The National Party is promising voters it would implement a "Zero Suicide" strategy which would include 100,000 free counselling sessions for the immediate impacts of Covid-19.
And if elected, the party would also establish a Minister for Mental Health and commit $179 million over four years to various strategies it says would improve New Zealand's mental health outcomes.
The policy was announced this morning in Christchurch by National's mental health spokesperson Matt Doocey and health spokesman Shane Reti.
"Mental health is just as important as physical health," Doocey said.
"One in five Kiwis experience a mental health disorder at some point in their lives, and nearly nine per cent of adults experience psychological distress every month.
"The impact of Covid-19 has exacerbated this with more New Zealanders struggling with unemployment and an economic recession."
If elected, National would urgently fund 100,000 free counselling sessions to help those in mental distress.
Doocey said Labour had "promised big" on mental health but failed to deliver whereas National would improve mental health outcomes for generations to come.
It planned to do this by:
• Creating a Minister for Mental Health to oversee the strategy and its implementation.
• Establishing a $10m mental health support package for small and medium businesses where mental health has been identified as a concern.
• Funding mental wellbeing and suicide prevention workshops in rural communities.
• Investing $10m in a contestable fund to establish free psychological first aid training.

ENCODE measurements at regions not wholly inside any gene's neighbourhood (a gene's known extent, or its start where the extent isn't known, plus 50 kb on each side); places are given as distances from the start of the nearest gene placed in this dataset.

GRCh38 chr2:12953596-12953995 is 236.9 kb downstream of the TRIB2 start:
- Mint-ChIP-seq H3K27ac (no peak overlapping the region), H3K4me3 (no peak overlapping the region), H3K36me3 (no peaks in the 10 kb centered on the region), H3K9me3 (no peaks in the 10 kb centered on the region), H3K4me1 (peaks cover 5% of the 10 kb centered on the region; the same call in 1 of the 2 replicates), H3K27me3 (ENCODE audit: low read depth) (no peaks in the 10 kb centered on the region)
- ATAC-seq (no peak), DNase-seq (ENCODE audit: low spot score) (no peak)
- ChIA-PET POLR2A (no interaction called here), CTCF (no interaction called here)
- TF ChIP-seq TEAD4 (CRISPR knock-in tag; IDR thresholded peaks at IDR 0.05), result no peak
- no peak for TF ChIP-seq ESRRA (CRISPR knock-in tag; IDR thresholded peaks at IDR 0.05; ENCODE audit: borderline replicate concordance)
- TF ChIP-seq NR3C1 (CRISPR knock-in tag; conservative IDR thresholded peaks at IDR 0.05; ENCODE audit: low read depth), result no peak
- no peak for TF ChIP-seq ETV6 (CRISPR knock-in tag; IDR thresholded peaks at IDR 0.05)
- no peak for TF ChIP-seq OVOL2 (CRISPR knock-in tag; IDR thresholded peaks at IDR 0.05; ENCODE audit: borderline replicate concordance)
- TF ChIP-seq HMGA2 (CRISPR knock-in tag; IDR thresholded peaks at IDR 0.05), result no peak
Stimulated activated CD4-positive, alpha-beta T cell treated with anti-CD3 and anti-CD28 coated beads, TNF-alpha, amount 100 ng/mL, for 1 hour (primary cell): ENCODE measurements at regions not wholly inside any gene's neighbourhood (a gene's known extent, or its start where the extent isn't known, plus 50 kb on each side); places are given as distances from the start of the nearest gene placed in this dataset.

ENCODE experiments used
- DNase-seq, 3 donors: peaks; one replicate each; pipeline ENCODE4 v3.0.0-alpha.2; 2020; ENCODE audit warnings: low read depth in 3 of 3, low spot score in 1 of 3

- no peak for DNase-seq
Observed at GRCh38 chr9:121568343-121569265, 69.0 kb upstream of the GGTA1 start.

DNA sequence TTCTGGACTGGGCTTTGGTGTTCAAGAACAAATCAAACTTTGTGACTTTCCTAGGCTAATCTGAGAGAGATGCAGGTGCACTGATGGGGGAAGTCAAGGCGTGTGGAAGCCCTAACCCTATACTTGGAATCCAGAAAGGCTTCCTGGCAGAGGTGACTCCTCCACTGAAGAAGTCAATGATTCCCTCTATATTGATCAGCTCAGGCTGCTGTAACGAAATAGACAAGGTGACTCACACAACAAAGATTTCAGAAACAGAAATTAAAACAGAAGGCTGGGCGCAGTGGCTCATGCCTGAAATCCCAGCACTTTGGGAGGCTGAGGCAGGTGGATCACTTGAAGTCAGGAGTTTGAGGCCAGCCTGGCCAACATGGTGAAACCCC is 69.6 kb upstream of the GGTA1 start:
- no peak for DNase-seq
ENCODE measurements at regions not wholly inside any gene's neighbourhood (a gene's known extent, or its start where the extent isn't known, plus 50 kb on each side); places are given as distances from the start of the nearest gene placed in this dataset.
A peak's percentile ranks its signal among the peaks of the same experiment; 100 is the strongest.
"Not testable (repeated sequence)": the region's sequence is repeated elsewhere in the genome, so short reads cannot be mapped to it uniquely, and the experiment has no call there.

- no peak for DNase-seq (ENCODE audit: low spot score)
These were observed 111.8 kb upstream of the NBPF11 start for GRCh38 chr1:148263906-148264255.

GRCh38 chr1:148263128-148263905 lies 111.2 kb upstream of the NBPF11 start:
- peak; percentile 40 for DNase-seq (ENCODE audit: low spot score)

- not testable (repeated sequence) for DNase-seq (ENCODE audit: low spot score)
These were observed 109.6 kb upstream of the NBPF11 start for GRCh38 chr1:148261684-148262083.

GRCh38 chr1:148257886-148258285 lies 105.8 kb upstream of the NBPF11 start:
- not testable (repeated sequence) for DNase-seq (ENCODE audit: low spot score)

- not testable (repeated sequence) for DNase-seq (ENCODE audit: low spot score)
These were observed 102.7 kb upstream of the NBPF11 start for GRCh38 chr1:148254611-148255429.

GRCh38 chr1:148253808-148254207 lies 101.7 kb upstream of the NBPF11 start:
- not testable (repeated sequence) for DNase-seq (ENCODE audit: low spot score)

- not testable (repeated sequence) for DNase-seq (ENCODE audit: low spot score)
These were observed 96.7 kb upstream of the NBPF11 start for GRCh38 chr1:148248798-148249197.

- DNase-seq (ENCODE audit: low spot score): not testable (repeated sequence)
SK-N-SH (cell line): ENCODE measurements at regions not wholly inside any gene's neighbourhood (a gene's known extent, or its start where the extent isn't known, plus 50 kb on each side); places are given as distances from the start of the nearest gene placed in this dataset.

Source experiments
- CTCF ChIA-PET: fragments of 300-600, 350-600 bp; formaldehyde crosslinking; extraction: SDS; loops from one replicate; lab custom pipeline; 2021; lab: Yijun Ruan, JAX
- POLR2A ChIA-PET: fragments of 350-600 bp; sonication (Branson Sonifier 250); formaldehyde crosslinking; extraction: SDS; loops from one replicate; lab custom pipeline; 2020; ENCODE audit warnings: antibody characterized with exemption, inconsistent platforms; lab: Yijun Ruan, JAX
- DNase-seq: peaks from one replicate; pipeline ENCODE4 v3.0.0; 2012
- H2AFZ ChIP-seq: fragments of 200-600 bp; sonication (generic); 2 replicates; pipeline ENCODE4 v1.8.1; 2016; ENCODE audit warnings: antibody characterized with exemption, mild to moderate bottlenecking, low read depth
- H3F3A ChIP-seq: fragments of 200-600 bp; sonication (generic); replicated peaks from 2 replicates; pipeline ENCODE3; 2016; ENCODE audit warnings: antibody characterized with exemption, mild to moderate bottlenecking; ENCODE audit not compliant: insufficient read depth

• Requiring schools to deliver a skills-based mental health and resilience training programme from years 1 to 13.
• Funding a baseline study of children and young people to understand the context and conditions underpinning their mental health.
These changes would underpin a "Zero Suicides" framework with the ultimate goal of reducing suicides in New Zealand to zero.
National said while access to mental health services was essential to achieving this, the strategy would also need to look at other factors like financial distress, childhood adversity, discrimination and drug and alcohol use.
Other parties which have released their mental health policies include Act and the Greens.
Act would take mental health funding away from the Ministry of Health and DHBs and instead give their $2 billion funding to a mental health and addition commission.
The Greens would expand mental health funding, including free counselling to everyone under 25 with the aim of extending this to all adults.